Chinese Hackers Seized 100 GB of Indian Immigration Data, According to Leaked Documents

Chinese Hackers Seized 100 GB of Indian Immigration Data

Chinese Hackers Seized 100 GB of Indian Immigration Data, According to Leaked Documents

Documents that have been leaked expose the scope of cyber intrusions perpetrated by a hacking group associated with the Chinese government. The implications give rise to concerns regarding the magnitude and durability of cyber threats emanating from China, as well as the resulting repercussions on cybersecurity on a global scale. Foreign governments, corporations, and infrastructure are targets. A Shanghai-based company, iSoon, is heavily involved in cyber operations within China.

Beijing:  The Chinese state-affiliated hacking group has released a plethora of documents that have revealed extensive cyber intrusions carried out by military and intelligence entities in Beijing. These intrusions targeted foreign infrastructure, governments, and businesses.

The Washington Post reports that the compromised cache, which included chat records, images, and more than 570 files, offers a unique glimpse into the workings of a company contracted by Chinese government agencies to collect massive amounts of data on demand.

The eight-year-long contracts, which were published on GitHub the previous week, disclose the purpose of extracting foreign data. At least twenty foreign governments and territories are among the targets, including Malaysia, India, Hong Kong, Thailand, South Korea, the United Kingdom, and Taiwan.

iSoon, also known as Auxun, a Shanghai-based Chinese firm that provides third-party hacking and data-gathering services to government bureaus, security organizations, and state-owned enterprises, is alleged to be the source of the leaked documents. Listed targets are the primary focus of the trove, as opposed to data extracted from Chinese cyber operations.

The compromised spreadsheet reveals that eighty foreign targets were successfully breached, including a 3-terabyte collection of call records from South Korea’s LG U Plus telecom provider and 95.2 gigabytes of immigration data from India. The scope of the attacks also encompassed infrastructure data; among the extracted data was 459GB of road-mapping data from Taiwan, which is vital for military operations.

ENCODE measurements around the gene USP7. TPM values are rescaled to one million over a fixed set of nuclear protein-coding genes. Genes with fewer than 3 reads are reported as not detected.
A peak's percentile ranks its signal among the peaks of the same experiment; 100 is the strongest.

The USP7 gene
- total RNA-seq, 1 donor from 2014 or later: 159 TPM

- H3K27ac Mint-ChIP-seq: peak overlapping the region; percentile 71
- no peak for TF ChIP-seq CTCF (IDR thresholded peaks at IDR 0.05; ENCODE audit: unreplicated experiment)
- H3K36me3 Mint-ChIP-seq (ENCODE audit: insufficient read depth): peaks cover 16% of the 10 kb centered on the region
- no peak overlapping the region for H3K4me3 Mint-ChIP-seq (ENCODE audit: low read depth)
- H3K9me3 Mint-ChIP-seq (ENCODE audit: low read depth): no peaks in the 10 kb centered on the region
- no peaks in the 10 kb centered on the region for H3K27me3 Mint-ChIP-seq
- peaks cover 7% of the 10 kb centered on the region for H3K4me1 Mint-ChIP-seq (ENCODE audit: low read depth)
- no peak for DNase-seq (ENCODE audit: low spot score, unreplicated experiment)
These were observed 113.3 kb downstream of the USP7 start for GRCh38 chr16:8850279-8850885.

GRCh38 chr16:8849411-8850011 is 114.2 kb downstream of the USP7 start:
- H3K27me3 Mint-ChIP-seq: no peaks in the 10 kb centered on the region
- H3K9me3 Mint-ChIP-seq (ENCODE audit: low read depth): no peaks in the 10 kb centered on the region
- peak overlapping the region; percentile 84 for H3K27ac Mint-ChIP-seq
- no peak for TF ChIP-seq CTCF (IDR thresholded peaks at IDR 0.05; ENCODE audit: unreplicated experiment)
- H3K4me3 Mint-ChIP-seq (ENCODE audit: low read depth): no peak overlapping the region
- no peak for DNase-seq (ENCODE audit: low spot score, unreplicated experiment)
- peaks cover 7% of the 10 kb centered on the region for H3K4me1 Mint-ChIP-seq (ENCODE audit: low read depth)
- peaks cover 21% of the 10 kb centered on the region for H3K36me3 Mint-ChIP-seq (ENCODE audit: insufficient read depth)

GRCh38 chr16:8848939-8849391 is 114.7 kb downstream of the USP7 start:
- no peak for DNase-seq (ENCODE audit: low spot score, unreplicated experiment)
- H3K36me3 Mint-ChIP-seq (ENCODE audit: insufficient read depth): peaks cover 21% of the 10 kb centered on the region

Read more about A Massive Leak of Chat Indicates A Chinese Co. Hacked Foreign Govt Websites including India

Although the majority of targets were located in Asia, iSoon’s influence transcended borders, as evidenced by conversation logs that potentially contained information pertaining to NATO in 2022. Discussions regarding the potential targeting of British government offices, think tanks such as Chatham House, and diplomatic partners including Pakistan and Cambodia are also revealed in the disclosure.

iSoon is a constituent of a contractor ecosystem that has its origins in China’s “patriotic” hacking scene, which has existed for the past two decades. iSoon, which operates on behalf of governmental organizations such as the Ministry of Public Security, the Ministry of State Security, and the Chinese military, exemplifies the Chinese approach of integrating profit motives with state support, resulting in an extensive network of actors vying for opportunities to exploit weaknesses.

The compromised documents illuminate the intense competition that exists in the national security data-gathering sector of China. Companies strive to secure profitable contracts with the government by guaranteeing ever-broader access to confidential data. The consequences of this unparalleled disclosure are extensive, giving rise to apprehensions regarding the magnitude and enduring nature of cyber perils emanating from China, as well as their potential ramifications for cybersecurity on a global level.

About The Author:

Yogesh Naager is a content marketer who specializes in the cybersecurity and B2B space.  Besides writing for the News4Hackers blog, he’s also written for brands including CollegeDunia, Utsav Fashion, and NASSCOM.  Naager entered the field of content in an unusual way.  He began his career as an insurance sales executive, where he developed an interest in simplifying difficult concepts.  He also combines this interest with a love of narrative, which makes him a good writer in the cybersecurity field.  In the bottom line, he frequently writes for Craw Security.


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